The relationship between markets and morality has been the subject of analysis and sometimes intense debate for centuries, since Aristotle wrote chapter 1 of The Politics and possibly sooner. I myself have participated in many of these debates, and the position I would typically take is that markets were either amoral at best, or a cause of vice at worst. There are many Catholics and many Distributists who probably share the same view. They will concede and even embrace the fact that the Papacy has not categorically condemned market activity, but they will spend the majority of their time highlighting why markets ought to be regulated and taxed, why we need welfare programs, labor unions, and all of the rest.
I have written extensively against a phenomenon called consumerism, which is also heavily critiqued in the Papal encyclicals. But it would be wrong to associate consumerism, which is a byproduct of mass production and communications technology, with market activity as such, since it pre-dates industrial society by thousands of years.
What do many communists and many advocates of laissez-faire capitalism share in common? Both claim that their ideologies have never been given a fair shake, both claim that their ideologies are based upon immutable laws of either historical progress or human behavior, both reject ‘real world’ examples that supposedly show the error of their views, and both believe that only their ideological visions will lead to a future worth living in.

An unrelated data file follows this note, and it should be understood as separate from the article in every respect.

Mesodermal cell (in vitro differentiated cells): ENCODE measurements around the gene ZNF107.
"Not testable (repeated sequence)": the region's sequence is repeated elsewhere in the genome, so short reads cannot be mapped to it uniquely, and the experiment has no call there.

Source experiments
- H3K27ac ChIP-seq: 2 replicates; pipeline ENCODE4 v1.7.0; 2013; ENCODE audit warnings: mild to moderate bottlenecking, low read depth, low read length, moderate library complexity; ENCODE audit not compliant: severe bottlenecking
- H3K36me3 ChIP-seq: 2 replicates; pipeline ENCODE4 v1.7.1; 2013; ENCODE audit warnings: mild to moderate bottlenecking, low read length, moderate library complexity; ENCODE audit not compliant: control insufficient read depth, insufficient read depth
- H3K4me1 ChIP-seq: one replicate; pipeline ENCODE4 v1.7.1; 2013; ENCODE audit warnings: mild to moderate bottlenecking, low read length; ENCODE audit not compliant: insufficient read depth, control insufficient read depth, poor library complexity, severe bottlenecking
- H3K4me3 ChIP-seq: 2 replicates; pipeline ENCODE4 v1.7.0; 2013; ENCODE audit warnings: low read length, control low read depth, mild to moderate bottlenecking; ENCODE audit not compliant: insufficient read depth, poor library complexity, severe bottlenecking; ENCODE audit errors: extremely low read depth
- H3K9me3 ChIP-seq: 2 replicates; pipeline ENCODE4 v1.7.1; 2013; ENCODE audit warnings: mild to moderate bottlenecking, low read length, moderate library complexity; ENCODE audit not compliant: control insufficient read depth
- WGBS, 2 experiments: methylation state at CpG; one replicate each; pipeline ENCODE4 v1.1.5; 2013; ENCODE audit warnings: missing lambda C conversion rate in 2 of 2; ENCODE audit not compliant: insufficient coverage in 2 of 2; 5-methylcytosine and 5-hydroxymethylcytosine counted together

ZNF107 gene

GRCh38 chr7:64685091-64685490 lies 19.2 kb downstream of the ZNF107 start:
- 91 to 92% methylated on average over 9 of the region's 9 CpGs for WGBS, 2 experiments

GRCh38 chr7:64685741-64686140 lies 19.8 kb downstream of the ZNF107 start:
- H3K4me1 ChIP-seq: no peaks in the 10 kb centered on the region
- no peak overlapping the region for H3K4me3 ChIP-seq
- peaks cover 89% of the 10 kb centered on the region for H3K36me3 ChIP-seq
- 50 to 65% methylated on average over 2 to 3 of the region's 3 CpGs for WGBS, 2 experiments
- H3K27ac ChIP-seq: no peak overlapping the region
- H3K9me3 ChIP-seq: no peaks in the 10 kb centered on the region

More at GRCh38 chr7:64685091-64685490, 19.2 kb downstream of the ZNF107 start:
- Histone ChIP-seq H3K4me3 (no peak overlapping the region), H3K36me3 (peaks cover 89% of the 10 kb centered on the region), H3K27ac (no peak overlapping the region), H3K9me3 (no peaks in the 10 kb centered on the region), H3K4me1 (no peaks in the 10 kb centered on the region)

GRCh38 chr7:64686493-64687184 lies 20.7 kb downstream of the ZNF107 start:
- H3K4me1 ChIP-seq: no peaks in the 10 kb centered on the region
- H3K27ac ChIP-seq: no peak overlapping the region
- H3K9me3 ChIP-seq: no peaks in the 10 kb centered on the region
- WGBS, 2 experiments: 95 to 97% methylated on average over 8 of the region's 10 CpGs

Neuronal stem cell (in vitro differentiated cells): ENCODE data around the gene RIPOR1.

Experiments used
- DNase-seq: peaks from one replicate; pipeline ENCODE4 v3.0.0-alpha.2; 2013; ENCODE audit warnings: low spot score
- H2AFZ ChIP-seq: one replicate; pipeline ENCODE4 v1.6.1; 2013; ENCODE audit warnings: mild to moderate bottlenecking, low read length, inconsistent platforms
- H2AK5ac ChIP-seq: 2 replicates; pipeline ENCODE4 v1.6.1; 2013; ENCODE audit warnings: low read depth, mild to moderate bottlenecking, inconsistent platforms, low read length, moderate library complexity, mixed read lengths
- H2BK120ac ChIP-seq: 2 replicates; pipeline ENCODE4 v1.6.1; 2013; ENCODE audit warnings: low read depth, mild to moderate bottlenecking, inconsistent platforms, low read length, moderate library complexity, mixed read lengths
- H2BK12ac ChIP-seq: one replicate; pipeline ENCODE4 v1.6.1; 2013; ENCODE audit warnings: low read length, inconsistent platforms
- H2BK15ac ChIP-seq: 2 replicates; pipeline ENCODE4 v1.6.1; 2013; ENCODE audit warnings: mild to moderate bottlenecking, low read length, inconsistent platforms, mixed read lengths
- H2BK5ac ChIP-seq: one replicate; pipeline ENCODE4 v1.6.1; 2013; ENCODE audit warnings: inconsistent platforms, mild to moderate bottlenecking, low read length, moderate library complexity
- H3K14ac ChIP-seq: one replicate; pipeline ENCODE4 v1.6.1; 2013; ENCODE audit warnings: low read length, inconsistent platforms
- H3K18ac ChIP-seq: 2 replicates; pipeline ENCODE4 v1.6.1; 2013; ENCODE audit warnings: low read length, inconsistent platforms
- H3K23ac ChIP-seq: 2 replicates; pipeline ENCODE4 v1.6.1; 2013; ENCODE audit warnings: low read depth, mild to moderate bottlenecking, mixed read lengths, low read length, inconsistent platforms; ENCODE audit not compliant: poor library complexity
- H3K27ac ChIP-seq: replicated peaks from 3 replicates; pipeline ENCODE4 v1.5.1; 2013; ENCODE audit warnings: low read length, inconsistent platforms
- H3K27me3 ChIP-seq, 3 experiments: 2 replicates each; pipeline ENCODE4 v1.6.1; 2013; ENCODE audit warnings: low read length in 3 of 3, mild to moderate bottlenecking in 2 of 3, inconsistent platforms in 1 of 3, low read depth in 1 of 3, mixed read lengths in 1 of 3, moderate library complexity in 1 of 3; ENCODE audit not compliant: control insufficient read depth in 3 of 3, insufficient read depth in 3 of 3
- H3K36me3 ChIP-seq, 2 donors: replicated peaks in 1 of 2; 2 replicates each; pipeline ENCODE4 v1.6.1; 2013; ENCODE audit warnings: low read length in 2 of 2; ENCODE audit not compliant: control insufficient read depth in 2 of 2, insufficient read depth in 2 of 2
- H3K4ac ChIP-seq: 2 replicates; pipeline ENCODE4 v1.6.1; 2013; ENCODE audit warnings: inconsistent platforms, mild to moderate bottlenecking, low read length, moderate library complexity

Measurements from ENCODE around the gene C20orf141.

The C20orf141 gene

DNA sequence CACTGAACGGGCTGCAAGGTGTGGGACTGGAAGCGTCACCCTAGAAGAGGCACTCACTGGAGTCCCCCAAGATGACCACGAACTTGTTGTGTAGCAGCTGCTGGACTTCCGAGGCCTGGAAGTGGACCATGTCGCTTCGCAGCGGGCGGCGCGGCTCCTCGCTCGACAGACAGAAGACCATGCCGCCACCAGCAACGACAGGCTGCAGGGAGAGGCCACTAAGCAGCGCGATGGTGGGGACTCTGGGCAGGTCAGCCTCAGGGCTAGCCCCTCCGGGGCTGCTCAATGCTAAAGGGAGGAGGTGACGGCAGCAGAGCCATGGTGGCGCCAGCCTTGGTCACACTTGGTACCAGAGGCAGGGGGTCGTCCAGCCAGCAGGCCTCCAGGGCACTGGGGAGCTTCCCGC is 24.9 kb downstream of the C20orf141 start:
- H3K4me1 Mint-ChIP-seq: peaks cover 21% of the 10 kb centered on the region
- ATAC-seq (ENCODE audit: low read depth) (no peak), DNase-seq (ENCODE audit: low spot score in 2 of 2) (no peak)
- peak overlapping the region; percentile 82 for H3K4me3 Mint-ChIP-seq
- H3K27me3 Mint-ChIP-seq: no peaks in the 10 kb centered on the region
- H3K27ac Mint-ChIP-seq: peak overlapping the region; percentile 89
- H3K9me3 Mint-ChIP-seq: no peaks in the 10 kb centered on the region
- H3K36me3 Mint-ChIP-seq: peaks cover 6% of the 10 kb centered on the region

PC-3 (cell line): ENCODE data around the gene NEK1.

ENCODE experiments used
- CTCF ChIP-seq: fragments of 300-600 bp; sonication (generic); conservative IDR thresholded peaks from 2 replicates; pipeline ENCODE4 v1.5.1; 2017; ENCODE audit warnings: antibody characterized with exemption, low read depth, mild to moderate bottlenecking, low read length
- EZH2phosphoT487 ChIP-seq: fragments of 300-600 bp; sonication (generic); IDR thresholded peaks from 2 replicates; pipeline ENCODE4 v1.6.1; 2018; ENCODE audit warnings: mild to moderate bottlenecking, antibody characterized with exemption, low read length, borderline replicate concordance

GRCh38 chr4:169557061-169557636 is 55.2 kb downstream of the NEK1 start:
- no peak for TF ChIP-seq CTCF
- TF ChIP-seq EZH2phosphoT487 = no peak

I’ve noticed a few posts dealing with the problems of taxation and government spending. With the social teaching of our Church clearly warns against the dangers of burdensome taxation, it nonetheless remains that tax rates have been cut dramatically in the last 30 years, even as government spending has increased. The losses of tax revenue were offset by a massive accumulation of debt, because a society such as ours requires a great deal of wealth to continue functioning.
I will be the one to point out, then, that far more perilous to the position of the working American family is the stagnation and overall decline of real wages – wages adjusted for inflation – during that same stretch of time. Both global pressures as well as corporate and government offensives against the social position of the American worker have contributed to a decline in real wages and have caused a build up of consumer debt that rivals the government’s debt.
We were told by endless propaganda no different in its shrillness and anxiousness that cutting taxes on the incomes of the wealthy, on dividends and capital gains, on estates and every other business venture, would create jobs and prosperity for all.